News Tagged: Livability
31 Entries Tagged
In 2009, researchers at the Massachusetts Institute of Technology (MIT) developed the Copenhagen Wheel, a device that converts an ordinary bicycle into a hybrid e-bike.
An e-bike is considered a motorized bicycle under Massachusetts law. This means that once the 13-pound, 26-inch Copenhagen Wheel is attached to the rear wheel of a bicycle, the resulting vehicle requires a driver’s license to operate, must be registered with the DMV, and its rider must wear, not just a bike helmet, but a motorcycle helmet to be in compliance with the law.
Electric bicycles, or e-bikes, are well established in China and other Asian and European countries but market adoption has been slow in the United States.
Part of the reason could be that the law is often nebulous where e-bikes are concerned.
NITC researchers at Portland State University conducted a policy review revealing the current state of legislation regarding e-bikes in the United States and Canada.
Tags: active transportation, bicycle, bicycling, e-bikes, electric vehicles, john macarthur, livability, nitc, portland state university, research
Congressman Earl Blumenauer called together a group of transportation policy makers on Monday, August 4, for a “Rebuilding and Renewing” forum.
Transportation professionals and officials from every level of government, from the federal to the local, met at Portland State University to discuss how to maintain and revive America’s transportation infrastructure.
As the Highway Trust Fund rapidly shrinks
and America’s deteriorating roads and bridges silently cry out for maintenance, Congress is in the process of trying to determine the best, most sustainable path forward.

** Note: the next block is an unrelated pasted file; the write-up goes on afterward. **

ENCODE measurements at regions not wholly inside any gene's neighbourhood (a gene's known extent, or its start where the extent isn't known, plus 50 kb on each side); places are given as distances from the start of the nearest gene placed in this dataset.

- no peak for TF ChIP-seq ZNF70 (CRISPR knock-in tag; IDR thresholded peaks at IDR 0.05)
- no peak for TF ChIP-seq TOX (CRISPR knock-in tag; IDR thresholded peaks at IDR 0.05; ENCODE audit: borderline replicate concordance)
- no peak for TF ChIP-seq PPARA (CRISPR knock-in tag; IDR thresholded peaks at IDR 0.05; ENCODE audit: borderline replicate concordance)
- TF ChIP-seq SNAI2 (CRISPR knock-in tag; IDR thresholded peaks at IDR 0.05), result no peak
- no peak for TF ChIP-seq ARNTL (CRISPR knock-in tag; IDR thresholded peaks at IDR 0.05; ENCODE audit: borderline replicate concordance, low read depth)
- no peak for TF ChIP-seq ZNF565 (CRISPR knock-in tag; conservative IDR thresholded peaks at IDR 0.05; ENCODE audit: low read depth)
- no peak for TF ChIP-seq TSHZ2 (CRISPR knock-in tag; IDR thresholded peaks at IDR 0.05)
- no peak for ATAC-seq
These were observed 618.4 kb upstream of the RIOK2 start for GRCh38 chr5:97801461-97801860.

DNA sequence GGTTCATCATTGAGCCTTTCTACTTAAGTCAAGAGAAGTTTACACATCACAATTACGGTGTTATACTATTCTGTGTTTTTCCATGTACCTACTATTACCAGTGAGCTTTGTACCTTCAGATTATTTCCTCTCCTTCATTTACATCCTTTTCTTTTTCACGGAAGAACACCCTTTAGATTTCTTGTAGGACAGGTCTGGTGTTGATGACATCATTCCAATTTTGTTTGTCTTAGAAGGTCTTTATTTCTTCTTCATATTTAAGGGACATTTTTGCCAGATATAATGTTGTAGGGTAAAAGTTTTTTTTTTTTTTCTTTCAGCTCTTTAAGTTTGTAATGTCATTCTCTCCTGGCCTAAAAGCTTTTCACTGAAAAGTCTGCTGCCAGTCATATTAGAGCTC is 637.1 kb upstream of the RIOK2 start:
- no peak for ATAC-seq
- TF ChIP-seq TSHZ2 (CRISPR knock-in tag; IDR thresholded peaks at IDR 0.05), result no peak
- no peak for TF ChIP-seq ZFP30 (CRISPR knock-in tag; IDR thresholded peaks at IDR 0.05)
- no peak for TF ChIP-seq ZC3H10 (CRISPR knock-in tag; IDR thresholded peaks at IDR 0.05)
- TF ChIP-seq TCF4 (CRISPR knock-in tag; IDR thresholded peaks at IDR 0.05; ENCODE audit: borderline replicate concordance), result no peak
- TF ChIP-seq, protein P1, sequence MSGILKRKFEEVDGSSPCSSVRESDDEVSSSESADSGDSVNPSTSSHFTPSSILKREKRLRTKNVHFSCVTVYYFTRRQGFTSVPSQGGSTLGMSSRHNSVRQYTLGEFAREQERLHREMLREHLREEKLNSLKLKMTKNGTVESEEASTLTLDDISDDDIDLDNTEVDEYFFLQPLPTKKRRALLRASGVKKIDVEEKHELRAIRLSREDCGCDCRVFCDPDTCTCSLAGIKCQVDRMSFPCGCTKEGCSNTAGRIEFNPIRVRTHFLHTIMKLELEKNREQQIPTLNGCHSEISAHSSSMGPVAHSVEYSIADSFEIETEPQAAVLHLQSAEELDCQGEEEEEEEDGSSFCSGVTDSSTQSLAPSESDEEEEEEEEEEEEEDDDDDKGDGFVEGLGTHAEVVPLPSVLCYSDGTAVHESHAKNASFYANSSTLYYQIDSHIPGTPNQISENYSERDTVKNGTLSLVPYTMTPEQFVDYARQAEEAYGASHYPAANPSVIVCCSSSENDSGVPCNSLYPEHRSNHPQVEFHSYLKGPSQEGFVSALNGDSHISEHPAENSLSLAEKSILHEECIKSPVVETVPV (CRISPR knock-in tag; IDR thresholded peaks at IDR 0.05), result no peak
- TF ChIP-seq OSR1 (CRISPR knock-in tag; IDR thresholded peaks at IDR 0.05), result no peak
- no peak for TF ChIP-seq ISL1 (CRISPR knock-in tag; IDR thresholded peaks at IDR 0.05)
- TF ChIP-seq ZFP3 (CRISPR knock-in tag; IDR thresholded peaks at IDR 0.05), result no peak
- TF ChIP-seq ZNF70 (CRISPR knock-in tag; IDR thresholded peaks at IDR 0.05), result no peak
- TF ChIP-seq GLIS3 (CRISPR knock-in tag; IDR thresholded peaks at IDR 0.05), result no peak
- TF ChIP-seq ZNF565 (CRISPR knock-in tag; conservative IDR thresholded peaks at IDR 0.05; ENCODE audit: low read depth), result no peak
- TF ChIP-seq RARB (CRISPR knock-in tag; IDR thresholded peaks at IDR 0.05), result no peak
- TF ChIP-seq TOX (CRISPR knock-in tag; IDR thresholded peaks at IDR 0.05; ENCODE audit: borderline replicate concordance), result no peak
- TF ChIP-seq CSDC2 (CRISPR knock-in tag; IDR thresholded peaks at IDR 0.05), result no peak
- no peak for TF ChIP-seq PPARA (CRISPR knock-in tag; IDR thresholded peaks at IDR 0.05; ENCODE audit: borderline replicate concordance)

During Monday’s forum, a variety of voices were sought out and listened to. Bill Wyatt, executive director of the Port of Portland, gave opening remarks and introduced Blumenauer, who spoke about dwindling highway funds and the need for investment in infrastructure to keep the nation’s economy alive.
Tags: infrastructure, livability, portland state university
Three Portland State University graduate students in the Nohad A. Toulan School of Urban Studies and Planning used GIS technology to collect and analyze residents’ thoughts about walkability needs for Portland, Oregon’s northeast Cully neighborhood.
Their report, Engaging Cully
, was the final product of a ten-week course called Public Participation Geographic Information Systems (PPGIS), taught by PSU professor Vivek Shandas
In PPGIS, community input is used to create GIS-based data and diagnostics maps which can inform planners’ decision-making process. Team members Travis Driessen, Brandi Campbell and Eduardo Montejo worked with community-based organizations and residents to assess the needs of the Cully neighborhood’s pedestrian network using PPGIS methods.
Tags: active transportation, livability, portland state university, social equity, walking
New research from NITC looks at Health Impact Assessment, or HIA, in transportation planning.
The leading causes of death in the United States are no longer communicable diseases. Instead, chronic conditions linked to behaviors and shaped by environments—such as obesity and diabetes—are today’s most pressing public health concerns.
HIA is a way of evaluating the effects that planning decisions will have on public health.
Researcher Nicole Iroz-Elardo
studied this relatively new endeavor, analyzing and comparing three contemporary case studies in HIA.
She will share her findings in an IBPI webinar
on July 16, 2014.
Tags: active transportation, design, livability, nitc, portland state university
Several notable transportation projects have come out of Portland State University’s Master of Urban and Regional Planning (MURP) program this spring.
Each year, graduating students finish up their two-year program of study by forming into groups and carrying out a professional project. Clients work with Portland State University to identify planning needs that would be a good fit for the MURP program, and students choose projects based on their interests.
The Paradigm Planning team made news with their re-imagining of the Salem-Keizer transit system, and InSite Planning Group with their Beaverton corridor study.
The city of Tigard engaged StepUP Studio, another MURP team, to craft a pedestrian plan.
Tags: active transportation, livability, portland state university, research, walking